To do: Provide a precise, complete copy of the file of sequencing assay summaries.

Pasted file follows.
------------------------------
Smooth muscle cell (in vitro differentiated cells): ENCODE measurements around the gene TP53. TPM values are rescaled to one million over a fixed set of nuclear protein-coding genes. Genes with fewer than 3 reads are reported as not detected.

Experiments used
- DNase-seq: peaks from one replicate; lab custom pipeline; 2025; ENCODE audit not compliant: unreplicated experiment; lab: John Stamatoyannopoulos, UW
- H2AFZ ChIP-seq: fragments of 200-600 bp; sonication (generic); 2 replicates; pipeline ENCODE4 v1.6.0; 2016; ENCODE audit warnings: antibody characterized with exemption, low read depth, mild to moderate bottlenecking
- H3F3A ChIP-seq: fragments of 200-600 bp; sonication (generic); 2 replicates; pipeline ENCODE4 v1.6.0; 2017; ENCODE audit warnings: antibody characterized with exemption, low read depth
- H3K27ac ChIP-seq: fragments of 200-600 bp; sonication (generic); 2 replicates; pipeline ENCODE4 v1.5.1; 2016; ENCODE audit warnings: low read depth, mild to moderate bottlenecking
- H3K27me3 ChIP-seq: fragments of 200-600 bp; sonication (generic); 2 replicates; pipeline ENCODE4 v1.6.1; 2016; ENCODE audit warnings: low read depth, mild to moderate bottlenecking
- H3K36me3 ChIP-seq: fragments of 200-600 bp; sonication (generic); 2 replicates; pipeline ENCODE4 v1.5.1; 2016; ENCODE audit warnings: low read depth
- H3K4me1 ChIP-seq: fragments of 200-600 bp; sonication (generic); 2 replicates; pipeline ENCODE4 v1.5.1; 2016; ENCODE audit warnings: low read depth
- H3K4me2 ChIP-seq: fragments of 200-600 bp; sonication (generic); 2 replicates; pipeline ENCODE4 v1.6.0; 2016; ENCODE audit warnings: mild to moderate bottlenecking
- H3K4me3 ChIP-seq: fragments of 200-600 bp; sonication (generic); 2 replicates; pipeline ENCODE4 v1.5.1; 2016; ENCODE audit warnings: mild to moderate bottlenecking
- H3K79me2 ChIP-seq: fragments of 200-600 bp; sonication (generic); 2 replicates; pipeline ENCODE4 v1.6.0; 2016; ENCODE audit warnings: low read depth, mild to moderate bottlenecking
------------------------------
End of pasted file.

Smooth muscle cell (in vitro differentiated cells): ENCODE measurements around the gene TP53. TPM values are rescaled to one million over a fixed set of nuclear protein-coding genes. Genes with fewer than 3 reads are reported as not detected.

Experiments used
- DNase-seq: peaks from one replicate; lab custom pipeline; 2025; ENCODE audit not compliant: unreplicated experiment; lab: John Stamatoyannopoulos, UW
- H2AFZ ChIP-seq: fragments of 200-600 bp; sonication (generic); 2 replicates; pipeline ENCODE4 v1.6.0; 2016; ENCODE audit warnings: antibody characterized with exemption, low read depth, mild to moderate bottlenecking
- H3F3A ChIP-seq: fragments of 200-600 bp; sonication (generic); 2 replicates; pipeline ENCODE4 v1.6.0; 2017; ENCODE audit warnings: antibody characterized with exemption, low read depth
- H3K27ac ChIP-seq: fragments of 200-600 bp; sonication (generic); 2 replicates; pipeline ENCODE4 v1.5.1; 2016; ENCODE audit warnings: low read depth, mild to moderate bottlenecking
- H3K27me3 ChIP-seq: fragments of 200-600 bp; sonication (generic); 2 replicates; pipeline ENCODE4 v1.6.1; 2016; ENCODE audit warnings: low read depth, mild to moderate bottlenecking
- H3K36me3 ChIP-seq: fragments of 200-600 bp; sonication (generic); 2 replicates; pipeline ENCODE4 v1.5.1; 2016; ENCODE audit warnings: low read depth
- H3K4me1 ChIP-seq: fragments of 200-600 bp; sonication (generic); 2 replicates; pipeline ENCODE4 v1.5.1; 2016; ENCODE audit warnings: low read depth
- H3K4me2 ChIP-seq: fragments of 200-600 bp; sonication (generic); 2 replicates; pipeline ENCODE4 v1.6.0; 2016; ENCODE audit warnings: mild to moderate bottlenecking
- H3K4me3 ChIP-seq: fragments of 200-600 bp; sonication (generic); 2 replicates; pipeline ENCODE4 v1.5.1; 2016; ENCODE audit warnings: mild to moderate bottlenecking
- H3K79me2 ChIP-seq: fragments of 200-600 bp; sonication (generic); 2 replicates; pipeline ENCODE4 v1.6.0; 2016; ENCODE audit warnings: low read depth, mild to moderate bottlenecking